Most people strive to be kind than to be right. But what’s the cost of being kind? Houston Kroft, an author, will impart his deep dive about kindness.
Moreover, Kroft defines kindness as an overused word that eventually became undervalued.
“When I think about kindness — and I’m guessing when most people think about kindness — they think about the things like the pay-it-forward coffee lines. And while those things are great, we need a new way of thinking about it,” Kroft stated.
For Kroft, the misconception of people about kindness is that it is free. But in reality, there are costs when you choose to be kind. When an individual opts to radiate change, one needs to exert effort, spend time, and give more energy.
When you choose to be kind, you definitely sacrifice comfort. It cost you to listen and empathize with others. More often than not, kindness costs people discipline and reprioritization.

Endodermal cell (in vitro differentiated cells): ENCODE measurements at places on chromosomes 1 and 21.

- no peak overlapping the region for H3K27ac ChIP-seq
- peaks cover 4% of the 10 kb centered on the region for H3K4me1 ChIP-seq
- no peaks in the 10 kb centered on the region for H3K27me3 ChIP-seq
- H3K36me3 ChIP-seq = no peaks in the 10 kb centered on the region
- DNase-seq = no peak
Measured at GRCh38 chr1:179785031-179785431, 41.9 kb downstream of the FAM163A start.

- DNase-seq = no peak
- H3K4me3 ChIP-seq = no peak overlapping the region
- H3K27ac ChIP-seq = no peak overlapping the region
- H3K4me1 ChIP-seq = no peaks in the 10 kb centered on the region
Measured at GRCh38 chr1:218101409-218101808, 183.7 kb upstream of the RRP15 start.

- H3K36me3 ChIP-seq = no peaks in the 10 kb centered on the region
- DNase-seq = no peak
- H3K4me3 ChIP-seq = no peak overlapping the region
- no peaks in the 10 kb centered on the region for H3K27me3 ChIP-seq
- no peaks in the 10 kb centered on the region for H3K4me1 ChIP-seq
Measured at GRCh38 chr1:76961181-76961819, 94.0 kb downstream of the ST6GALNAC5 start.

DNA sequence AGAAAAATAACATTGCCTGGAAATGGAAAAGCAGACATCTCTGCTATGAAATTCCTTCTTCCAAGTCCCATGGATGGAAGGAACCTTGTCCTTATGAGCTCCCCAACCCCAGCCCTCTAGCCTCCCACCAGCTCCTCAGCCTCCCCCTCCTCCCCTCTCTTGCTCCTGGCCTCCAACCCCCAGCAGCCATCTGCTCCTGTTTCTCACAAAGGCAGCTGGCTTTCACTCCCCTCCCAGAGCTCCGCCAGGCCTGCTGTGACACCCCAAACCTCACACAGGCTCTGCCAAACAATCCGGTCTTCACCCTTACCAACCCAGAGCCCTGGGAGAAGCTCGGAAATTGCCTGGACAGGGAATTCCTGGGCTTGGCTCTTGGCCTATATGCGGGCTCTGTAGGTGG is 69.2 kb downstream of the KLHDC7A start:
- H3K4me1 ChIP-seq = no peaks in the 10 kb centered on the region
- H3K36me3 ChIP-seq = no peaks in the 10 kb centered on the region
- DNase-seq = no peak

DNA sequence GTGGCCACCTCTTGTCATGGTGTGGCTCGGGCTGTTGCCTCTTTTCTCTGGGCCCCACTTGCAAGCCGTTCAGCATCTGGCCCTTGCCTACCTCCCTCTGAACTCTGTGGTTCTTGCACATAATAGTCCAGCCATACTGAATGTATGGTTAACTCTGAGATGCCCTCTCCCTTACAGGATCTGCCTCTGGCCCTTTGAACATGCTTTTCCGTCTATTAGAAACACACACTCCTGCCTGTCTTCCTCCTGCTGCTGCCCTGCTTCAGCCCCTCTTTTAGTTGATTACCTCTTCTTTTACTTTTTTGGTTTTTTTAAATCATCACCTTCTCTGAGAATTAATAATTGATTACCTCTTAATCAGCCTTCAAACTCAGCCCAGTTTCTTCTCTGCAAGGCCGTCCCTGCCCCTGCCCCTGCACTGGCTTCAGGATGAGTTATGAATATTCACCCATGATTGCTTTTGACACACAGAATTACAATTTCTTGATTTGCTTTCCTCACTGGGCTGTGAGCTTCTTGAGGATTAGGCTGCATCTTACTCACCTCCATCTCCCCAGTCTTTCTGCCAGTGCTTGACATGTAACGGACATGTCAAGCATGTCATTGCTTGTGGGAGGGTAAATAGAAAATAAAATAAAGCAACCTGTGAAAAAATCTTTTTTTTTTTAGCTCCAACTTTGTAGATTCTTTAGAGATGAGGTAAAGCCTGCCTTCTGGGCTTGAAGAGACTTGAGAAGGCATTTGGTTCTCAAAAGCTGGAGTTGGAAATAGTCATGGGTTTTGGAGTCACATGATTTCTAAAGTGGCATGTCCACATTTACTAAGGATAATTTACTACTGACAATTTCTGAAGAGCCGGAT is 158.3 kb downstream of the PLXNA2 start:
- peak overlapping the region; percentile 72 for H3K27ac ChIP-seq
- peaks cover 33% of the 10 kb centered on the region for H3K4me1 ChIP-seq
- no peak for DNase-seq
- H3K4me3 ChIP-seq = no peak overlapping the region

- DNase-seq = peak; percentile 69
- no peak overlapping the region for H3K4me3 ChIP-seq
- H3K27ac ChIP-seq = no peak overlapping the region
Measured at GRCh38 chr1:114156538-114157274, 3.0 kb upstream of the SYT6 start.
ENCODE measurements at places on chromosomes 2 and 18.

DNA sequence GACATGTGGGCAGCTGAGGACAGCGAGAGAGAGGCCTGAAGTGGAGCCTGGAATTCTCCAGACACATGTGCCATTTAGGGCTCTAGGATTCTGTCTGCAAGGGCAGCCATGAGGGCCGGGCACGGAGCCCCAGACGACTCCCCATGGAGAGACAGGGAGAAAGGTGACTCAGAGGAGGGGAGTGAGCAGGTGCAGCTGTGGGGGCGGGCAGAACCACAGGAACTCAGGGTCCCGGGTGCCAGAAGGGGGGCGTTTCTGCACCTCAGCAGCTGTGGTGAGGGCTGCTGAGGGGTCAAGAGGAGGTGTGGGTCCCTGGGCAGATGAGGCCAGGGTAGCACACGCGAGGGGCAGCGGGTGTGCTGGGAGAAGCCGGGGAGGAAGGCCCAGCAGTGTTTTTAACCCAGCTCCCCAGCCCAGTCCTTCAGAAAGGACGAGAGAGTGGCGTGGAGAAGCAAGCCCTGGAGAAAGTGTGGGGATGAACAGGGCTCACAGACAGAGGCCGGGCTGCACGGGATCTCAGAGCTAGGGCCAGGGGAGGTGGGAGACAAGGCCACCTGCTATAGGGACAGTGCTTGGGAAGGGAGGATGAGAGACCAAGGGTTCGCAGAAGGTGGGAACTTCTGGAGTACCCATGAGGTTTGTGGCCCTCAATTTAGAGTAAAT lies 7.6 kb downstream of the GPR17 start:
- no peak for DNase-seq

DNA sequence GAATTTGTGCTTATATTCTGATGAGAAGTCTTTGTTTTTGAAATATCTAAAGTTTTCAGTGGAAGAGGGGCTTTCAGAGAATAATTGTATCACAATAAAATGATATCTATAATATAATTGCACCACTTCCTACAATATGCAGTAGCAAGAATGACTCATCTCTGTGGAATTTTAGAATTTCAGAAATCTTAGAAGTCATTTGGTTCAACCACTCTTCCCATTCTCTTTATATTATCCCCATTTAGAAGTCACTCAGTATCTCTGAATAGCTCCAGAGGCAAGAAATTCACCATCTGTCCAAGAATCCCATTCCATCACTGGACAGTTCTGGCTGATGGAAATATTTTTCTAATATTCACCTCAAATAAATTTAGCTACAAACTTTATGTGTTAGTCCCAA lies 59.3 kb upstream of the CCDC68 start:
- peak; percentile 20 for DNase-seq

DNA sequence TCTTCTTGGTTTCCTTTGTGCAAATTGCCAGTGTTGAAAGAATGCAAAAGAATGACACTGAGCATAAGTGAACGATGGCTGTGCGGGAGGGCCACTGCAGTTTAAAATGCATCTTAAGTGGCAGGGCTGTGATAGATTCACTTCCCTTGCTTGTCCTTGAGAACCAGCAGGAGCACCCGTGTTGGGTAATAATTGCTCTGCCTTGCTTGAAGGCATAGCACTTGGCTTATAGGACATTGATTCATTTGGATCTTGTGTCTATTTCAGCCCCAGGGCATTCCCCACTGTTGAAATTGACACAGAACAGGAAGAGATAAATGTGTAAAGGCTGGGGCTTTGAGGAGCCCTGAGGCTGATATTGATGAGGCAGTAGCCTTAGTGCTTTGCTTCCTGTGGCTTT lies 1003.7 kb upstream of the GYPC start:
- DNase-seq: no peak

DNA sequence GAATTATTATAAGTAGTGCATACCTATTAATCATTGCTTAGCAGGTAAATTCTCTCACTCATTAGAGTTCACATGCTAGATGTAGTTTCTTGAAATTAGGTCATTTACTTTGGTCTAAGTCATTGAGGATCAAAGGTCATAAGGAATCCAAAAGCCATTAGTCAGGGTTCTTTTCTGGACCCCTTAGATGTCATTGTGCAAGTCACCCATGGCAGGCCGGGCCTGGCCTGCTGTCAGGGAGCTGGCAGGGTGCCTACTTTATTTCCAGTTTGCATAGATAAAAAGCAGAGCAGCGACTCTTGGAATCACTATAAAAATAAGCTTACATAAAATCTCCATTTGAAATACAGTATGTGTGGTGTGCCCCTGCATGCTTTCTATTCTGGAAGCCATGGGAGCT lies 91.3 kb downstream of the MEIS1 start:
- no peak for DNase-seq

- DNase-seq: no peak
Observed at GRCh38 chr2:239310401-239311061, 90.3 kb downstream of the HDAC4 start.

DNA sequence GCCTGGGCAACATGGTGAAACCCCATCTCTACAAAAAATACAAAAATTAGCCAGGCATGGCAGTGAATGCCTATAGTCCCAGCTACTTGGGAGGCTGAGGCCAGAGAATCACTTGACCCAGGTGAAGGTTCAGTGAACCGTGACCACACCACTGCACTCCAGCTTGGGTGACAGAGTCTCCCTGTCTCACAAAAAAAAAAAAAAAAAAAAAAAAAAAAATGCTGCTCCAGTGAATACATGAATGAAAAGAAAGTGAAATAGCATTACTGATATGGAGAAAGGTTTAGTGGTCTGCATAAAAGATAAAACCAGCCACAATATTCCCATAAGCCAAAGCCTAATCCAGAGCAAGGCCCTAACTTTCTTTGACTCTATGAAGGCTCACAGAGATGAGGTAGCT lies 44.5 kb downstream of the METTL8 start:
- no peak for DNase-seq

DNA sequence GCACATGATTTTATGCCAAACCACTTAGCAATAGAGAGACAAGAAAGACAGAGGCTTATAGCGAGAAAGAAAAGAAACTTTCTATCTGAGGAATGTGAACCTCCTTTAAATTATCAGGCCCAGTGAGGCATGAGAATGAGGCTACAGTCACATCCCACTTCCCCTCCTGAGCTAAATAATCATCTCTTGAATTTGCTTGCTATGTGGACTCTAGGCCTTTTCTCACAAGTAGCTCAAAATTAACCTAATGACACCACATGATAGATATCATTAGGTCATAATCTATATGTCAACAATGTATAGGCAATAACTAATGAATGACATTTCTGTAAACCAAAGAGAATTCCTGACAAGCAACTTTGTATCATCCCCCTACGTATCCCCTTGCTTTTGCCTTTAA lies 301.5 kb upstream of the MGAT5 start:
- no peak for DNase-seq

“If I don’t spend time first identifying what people are going through, what they’re navigating, what they actually need, then my kindness is going to typically serve me more than it does the person on the far side,” Kroft stated.
Respectively, empathy and kindness somehow correlate. People can’t be kind if they do not put their feet in other’s shoes. It is genuine kindness when you show empathy to people who hurt you often.
“Empathy is an easily confused concept because people think that empathy is an action unto itself,” Jamil Zaki, Ph.D., a psychology professor at Stanford University, said.
“Empathy is more of an umbrella term that encapsulates sharing, thinking, and caring ” he added.
Interestingly, the cost of being kind does not outweigh the benefit of doing it. Kindness is what the world needs today. People tend to forget that at the end of the day, it is the relationship that matters most. In life, you will not be remembered for what you have accomplished but for how you impact the lives of others.